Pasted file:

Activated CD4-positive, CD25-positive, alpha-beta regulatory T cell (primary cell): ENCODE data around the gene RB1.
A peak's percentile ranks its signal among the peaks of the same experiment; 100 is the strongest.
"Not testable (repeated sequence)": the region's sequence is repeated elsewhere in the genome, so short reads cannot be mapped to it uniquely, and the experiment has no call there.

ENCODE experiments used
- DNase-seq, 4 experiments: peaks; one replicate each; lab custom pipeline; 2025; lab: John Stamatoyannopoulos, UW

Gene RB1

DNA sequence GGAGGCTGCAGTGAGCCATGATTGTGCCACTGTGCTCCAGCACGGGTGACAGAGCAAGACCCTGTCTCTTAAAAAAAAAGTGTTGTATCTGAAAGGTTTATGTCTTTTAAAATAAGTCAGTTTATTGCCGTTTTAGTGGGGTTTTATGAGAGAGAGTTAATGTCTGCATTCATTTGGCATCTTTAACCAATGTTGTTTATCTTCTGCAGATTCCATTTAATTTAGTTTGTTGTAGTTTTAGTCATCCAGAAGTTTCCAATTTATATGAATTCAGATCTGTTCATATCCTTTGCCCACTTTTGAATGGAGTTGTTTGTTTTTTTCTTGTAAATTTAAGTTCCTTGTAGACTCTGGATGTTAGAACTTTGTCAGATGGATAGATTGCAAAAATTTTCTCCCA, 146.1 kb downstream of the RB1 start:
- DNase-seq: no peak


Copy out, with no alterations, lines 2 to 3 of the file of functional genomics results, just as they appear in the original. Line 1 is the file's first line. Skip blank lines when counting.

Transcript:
A peak's percentile ranks its signal among the peaks of the same experiment; 100 is the strongest.
"Not testable (repeated sequence)": the region's sequence is repeated elsewhere in the genome, so short reads cannot be mapped to it uniquely, and the experiment has no call there.